Perseverance: extreme testing for SuperCam components
On 18 February, after a journey of almost seven months and 480 million kilometres, the Perseverance rover landed safely on Mars.
Everyone following the touchdown shared the excitement of the teams coordinating and watching the operation from mission control. You could almost hear the gasp of relief and sheer joy of the project engineers and scientists as the rover made its kiss landing.
The landing phase was not without its risks — NASA even described it as "seven minutes of terror" — but it turned out to be a huge success for the American agency and marked the beginning of a new age of scientific discovery.
And Thales is part of the adventure. In partnership with CNES, the French space agency, our teams helped qualify SuperCam's components for operation in space. The geological observatory on board the Perseverance rover comprises two instruments — a camera and a laser. Both of them are key to the success of the Mars 2020 mission to search for potential biosignatures, or signs of past life, on the Red Planet.
COTS components for state-of-the-art instruments
To limit its movements on Mars, which cost a lot of time and energy, Perseverance will take pictures of its environment using a suite of 16 cameras, including SuperCam. Panoramic images and close-ups will help scientists and other experts at the FOCSE* centre at CNES's Toulouse facility and the other control centres to determine the most suitable areas for taking samples.
That's where SuperCam's latest-generation Thales laser comes into play. Like its predecessor on ChemCam, which is still in service on Curiosity, SuperCam's laser interacts with matter every time it fires to form a spark with an instantaneous temperature of up to 10,000°C. This spark emits a brief pulse of light. The ultraviolet component of this light is analysed by the instrument's UV spectrometers, built by the Los Alamos National Laboratory in New Mexico. The spectrum obtained is then used to determine the elementary composition of the sample.
What's new with the SuperCam is that its laser can also emit a second green beam, which is used to determine the molecular composition of surface materials. This analysis technique, called Raman spectroscopy, can identify the potential biochemical signatures of lifeforms, and is being used on Mars for the very first time.
* FOCSE: French Operations Centre for Science and Exploration
Cutting-edge tools designed to cost
To limit costs, the instruments were built using standard, commercially available components selected after rigorous testing by Thales engineers.
We had the privilege and the responsibility of literally holding parts of the flight models of two SuperCam instruments in our hands, enthused Hélène Chauvin, technology expert at Thales's Security and Reliability Evaluation Department, CyberDefence Solutions.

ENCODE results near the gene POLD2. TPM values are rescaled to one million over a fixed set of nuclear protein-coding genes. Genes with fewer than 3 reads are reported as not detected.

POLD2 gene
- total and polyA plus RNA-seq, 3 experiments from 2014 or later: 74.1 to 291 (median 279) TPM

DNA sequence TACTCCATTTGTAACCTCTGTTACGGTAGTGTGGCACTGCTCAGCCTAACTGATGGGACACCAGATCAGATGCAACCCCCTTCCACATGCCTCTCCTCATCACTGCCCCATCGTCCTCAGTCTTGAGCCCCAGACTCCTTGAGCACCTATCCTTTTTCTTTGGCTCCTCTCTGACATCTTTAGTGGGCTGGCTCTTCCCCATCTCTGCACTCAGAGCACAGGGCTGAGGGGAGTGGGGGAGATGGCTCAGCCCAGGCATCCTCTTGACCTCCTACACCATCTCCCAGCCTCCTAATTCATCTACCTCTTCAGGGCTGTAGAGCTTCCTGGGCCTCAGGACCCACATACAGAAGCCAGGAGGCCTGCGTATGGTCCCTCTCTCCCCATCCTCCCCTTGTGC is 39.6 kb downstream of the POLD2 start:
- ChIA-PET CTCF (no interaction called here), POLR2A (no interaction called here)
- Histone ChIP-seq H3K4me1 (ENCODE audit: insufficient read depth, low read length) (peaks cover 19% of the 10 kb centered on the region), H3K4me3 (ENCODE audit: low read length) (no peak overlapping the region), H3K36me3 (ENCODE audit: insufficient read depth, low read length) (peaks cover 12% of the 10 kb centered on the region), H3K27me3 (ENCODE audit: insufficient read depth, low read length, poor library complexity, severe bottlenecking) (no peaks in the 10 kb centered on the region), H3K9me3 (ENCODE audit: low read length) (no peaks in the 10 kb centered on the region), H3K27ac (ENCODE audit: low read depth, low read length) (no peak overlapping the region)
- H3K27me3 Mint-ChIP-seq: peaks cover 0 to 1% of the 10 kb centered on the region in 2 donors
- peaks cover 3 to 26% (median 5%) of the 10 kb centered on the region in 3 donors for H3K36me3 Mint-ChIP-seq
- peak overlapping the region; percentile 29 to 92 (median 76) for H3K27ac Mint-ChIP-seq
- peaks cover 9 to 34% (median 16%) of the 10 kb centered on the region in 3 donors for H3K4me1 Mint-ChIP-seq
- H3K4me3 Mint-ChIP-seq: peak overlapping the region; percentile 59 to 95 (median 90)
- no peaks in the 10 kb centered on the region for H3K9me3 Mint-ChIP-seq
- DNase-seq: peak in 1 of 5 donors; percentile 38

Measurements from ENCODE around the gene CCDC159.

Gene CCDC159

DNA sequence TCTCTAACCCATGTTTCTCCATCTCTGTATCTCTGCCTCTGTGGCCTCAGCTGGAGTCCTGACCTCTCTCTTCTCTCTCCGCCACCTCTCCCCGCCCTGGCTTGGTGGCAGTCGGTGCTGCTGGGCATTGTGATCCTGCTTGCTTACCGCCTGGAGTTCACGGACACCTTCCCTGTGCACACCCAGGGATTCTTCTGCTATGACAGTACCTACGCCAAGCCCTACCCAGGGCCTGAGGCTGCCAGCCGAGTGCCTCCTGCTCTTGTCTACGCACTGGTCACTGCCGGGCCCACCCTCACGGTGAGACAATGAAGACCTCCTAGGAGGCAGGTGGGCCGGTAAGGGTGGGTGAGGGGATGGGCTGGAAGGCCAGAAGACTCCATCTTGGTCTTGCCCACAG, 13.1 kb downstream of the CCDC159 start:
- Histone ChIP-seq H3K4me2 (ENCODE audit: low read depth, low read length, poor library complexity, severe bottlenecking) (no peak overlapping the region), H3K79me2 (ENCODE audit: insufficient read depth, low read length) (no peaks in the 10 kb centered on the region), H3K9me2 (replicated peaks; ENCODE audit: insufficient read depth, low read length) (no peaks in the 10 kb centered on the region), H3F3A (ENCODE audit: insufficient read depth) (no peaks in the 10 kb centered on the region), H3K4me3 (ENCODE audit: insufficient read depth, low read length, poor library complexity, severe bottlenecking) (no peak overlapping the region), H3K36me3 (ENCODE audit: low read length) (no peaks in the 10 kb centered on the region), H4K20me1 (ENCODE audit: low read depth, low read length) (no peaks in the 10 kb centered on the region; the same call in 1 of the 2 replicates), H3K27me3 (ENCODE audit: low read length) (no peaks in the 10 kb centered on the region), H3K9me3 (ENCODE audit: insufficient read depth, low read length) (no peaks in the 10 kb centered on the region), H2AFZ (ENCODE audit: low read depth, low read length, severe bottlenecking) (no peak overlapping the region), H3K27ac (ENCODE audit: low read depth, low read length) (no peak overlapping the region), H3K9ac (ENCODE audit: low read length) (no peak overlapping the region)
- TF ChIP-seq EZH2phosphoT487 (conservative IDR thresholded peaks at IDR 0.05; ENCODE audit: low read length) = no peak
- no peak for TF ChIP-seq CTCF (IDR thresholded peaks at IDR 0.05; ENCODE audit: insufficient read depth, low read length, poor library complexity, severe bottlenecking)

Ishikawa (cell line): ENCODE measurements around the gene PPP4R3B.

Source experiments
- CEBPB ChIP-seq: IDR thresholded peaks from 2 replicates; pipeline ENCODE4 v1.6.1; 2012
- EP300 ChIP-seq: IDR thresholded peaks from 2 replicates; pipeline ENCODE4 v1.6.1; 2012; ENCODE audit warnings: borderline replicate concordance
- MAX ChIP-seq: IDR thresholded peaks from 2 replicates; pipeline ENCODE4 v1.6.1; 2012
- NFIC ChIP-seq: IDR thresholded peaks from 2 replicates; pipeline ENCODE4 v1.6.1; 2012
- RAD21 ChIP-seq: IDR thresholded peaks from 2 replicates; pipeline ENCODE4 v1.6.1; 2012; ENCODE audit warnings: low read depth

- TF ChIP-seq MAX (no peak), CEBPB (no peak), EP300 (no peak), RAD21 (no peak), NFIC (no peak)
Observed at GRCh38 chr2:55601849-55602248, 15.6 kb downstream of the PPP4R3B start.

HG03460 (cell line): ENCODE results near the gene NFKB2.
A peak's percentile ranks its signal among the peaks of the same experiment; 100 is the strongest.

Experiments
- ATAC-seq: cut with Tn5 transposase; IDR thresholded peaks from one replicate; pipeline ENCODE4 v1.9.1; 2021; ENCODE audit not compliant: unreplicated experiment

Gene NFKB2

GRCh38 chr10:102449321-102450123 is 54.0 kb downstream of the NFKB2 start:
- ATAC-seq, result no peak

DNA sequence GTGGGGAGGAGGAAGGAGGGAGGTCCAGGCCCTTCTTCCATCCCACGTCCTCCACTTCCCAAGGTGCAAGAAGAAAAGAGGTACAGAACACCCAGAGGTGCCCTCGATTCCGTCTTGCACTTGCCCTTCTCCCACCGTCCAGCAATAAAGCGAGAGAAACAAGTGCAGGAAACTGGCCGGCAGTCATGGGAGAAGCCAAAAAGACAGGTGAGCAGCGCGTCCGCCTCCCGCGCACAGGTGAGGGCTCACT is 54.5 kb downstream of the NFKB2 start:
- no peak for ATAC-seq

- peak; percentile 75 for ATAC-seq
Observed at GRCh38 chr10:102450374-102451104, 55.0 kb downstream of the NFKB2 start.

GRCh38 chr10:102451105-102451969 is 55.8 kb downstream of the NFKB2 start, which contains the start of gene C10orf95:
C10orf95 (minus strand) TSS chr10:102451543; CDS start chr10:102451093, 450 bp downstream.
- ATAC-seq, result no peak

Shakedown under the microscope
During the seven-month voyage and now on the Red Planet, SuperCam's instruments need to withstand some of the toughest conditions imaginable. So before they were sent into space, they were put through their paces by the Thales teams to test their reliability.
Extreme operating conditions accelerate the ageing of components. To be selected, they needed to show they could withstand extreme conditions, including temperatures ranging from –170 to +60°C, exposure to radiation, shocks and vibrations, electrical surges and more. During the tests, Thales engineers systematically analysed each component to evaluate their reliability and service life.
They also subjected two SuperCam components to an advanced technological analysis to detect the slightest manufacturing defect. They put each component through demanding mechanical and environmental tests, looked for any potential flaws under a microscope, and then carefully compared their results with the latest space industry standards.
Pride and passion in Toulouse
"To conduct this kind of test, you need a highly competent team and some pretty sophisticated equipment," says Aurélien Janvresse, project manager for the Security and Reliability Evaluation team, which is part of Thales CyberDefence Solutions.
Based at CNES's field centre in Toulouse, the team tests the reliability of electronic system components for customers in a wide range of sectors, from energy to automotive and defence, as well as space.
The team has access to CNES's state-of-the-art equipment: a chemistry and sample preparation laboratory, X-ray tomography equipment, high-resolution scanning electron microscopes, focused ion beam (FIB) systems, test and diagnostic equipment and optical benches.
We're extremely proud to have contributed to Perseverance's success, said Aurélien Janvresse. It's really exciting to think that the components we've held in our hands are now on Mars!
It's not exactly the first time the team has experienced the thrill of space exploration. The Curiosity rover has been on Mars since 2012, and its components were tested by our ITSEF information technology security evaluation facility, as were parts of the Rosetta probe, which landed on comet 67P (aka Churyumov-Gerasimenko, or Cherry-Gerry) in 2014.
Upcoming destinations for components tested by the Thales teams include the Moon and Phobos, one of Mars's two natural satellites. The voyage continues!
> The exploration of Mars: taking the next steps
> ITSEF | Security and Reliability Evaluation